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Friday, 30 March 2012

Even Toynbee rejects Kelly's Sleaze Fund

It must be an extraordinary Spring for one to read some sense in one of Polly's diatribes, this one on Party funding, but here it is;
State funds could be allocated per vote cast in elections, though Helena Kennedy's Power Inquiry came up with something better: voters could tick a box on their ballot paper to allocate their share of state funding to a party of their choice.
Actually, she doesn't grasp the importance of the difference between the two - which is fundamental. She also neglects to mention that voters should be able to choose to 'give' absolutely nothing at all. 

The first option, giving Parties with sitting MPs tax funds on the basis of votes cast in the previous general election,  is the corrupt and sleazy stitch-up recommended both by Hayden Phillips and Christopher Kelly, skewed so strongly in favour of the Big Three so as to be blatantly anti-democratic. Such a move would be a 'soft' coup d'├ętat, establishing Labour, Conservative and LibDem parties as the official State Parties for evermore - or at least until violent revolution unseats them. 

Yesterday's result in Bradford West shows just what voters think of the Big Three. Still mired in the filth of the Rotten Parliament, an isolated and privileged metropolitan elite remote from the electorate, stained with the grief and blood of pointless war, the popular reputation of the Big Three is lower than a snake's arse. 

In a healthy democracy, as parties and party groupings change, grow and evolve, constitutional arrangements must mean no 'barriers to entry', no insurmountable obstacles, and a level playing field for new arrangements to challenge the old. First past the post works, as Bradford proves. If we're to have tax funding at all, it must be fair and equitable, de-coupled from the vote cast at general elections - and up to each individual voter. For this reason, voters must also have the chance to veto any funding at all in their name. 

We cannot let them get away with this.

Thursday, 29 March 2012

The Big C

Remember the four Cs - Clients, Customers, Consumers and Citizens. In each case the power relationship between providers and providees varies, and of course this changes over time. When I first opened a bank account I was a Client, but now I'm just a Customer, verging on Consumer. To a shop that knows me I'm a Customer but to Tesco I'm a Consumer, my preferences merged with ten million others to determine with what the shelves are stocked. Now only old fashioned solicitors and stockbrokers have Clients. But what of the Big C - my status as a Citizen?

Sadly, it's nowhere to be found in Cameron's article for the Telegraph today. In a lengthy piece he catalogues further extensions of consumer 'rights' to rationed public services; you can choose which health authority refuses to prescribe you a banned cancer drug, choose which school rejects your child. Cameron will work with  consumer organisations, he says, 'to enable them to champion and enforce choice and competition in public services' - Which? Heart Surgeon, perhaps, or Which? Copper ('We rate them on handcuff care, fluency in cautioning and interrogation skills'). It is perhaps wholly appropriate that when the major political parties have morphed from mass membership organisations to consumer brands themselves - Cameron's Coke vs Miliband's Pepsi, with Clegg's Virgin Cola on the outside - that Cameron sees the world as a consumerist construct. Cameron isn't 'tearing down the big State' as he so boldly claims, he's turning it into Tesco.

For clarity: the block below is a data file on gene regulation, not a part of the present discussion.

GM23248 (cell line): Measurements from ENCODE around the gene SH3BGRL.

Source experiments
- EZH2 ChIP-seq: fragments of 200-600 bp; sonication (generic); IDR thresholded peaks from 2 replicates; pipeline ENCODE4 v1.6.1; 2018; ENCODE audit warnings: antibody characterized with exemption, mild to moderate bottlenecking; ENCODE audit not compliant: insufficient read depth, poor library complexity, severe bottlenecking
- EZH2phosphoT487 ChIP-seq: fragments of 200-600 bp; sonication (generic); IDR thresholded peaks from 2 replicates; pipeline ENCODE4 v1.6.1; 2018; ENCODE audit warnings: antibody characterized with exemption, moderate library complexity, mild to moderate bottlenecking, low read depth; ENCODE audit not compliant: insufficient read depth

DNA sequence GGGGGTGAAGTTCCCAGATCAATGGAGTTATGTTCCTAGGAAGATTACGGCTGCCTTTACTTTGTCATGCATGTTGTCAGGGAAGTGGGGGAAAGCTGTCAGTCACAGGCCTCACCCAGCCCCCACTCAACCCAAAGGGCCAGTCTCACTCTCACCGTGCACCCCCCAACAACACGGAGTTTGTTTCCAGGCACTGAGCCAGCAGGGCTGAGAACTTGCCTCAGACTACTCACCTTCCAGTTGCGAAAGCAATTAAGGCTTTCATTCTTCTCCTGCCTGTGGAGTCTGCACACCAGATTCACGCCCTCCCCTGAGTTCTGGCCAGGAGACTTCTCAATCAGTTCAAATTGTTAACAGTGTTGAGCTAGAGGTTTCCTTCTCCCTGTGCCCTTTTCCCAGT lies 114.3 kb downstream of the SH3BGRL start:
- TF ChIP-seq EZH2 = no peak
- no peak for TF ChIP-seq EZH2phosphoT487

Cameron reserves the right of the State, of course, to steal my taxes to pay for his own brand marketing campaigns. He also denies us the right to form our own democratic groupings as Citizens, to raise our own taxes and to determine the design and delivery of our own public services. My right as a Citizen to partake in a decision on EU membership is denied, of course, and my High Street's sales tax is regulated in Brussels, not Lewisham. The Big Central State has nothing to fear from David Cameron, a man who can't tell the difference between freedom and choosing which prison in which to be confined.   

Wednesday, 28 March 2012

Now the 'Mail' calls government corrupt

Georgie's Pie Tax foundered yesterday in the Commons on the admission that a pie at 20deg when the air temperature is 22deg, as it was yesterday, would be free of VAT but the same pie would cost 20% more if the air temperature dropped to 19deg. It was clear at that point that Osborne has never visited a Greggs in his life; skilled though the staff are at serving a queue after sausage rolls and steak bakes, taking temperature readings every time they make a sale will surely be a task too far. Labour MP John Mann said "He has put taxes on cheap lager, caravans and pasties – all the things George Osborne doesn’t use himself. It’s almost as if the Budget was a personal tax plan for him and his friends."

A Mail editorial continued the theme;
Two points can be made with certainty about the Government’s plans to simplify and relax planning laws. One is that those who stand to gain most are get-rich-quick developers, who include some of the Conservative Party’s most generous donors. The other is that the biggest losers will be lovers of England’s countryside, among whom are numbered many of the Tories’ most loyal traditional supporters. Inevitably, therefore, many will detect a noxious whiff of corruption and betrayal ...
The Mail, it seems, is out of love with Cameron's government - in contrast to the Telegraph, which has swiftly removed all yesterdays stories on Suppergate from its online edition. After ditching Heff for Hello! the poor old Torygraph really has lost its soul to the devil.

Tuesday, 27 March 2012

Cameron's nemesis

There is a delicious irony in the fact that the Boy, who has done everything he can to position himself in the political centre, abandoning a raft of traditional Conservative beliefs in the process, should be so undone by his transformation in the public mind into a sleazy Nob, a Top Hat Tory of Dickensian traditionality, by the 50p tax and Cruddas events. Hugging the huskies fades rapidly from the public mind and instead Cameron stands exposed as the little rich boy taking care of his chums and lining his pockets. Meanwhile, traditional Tories are looking to a UKIP manifesto that includes 
  • Economy - Low tax; flat rate 31% with NI abolished
  • Education - School vouchers, abolish OFSTED, support Grammars
  • Defence - Spend an extra 1% of GDP, increase army and naval strength, cut Whitehall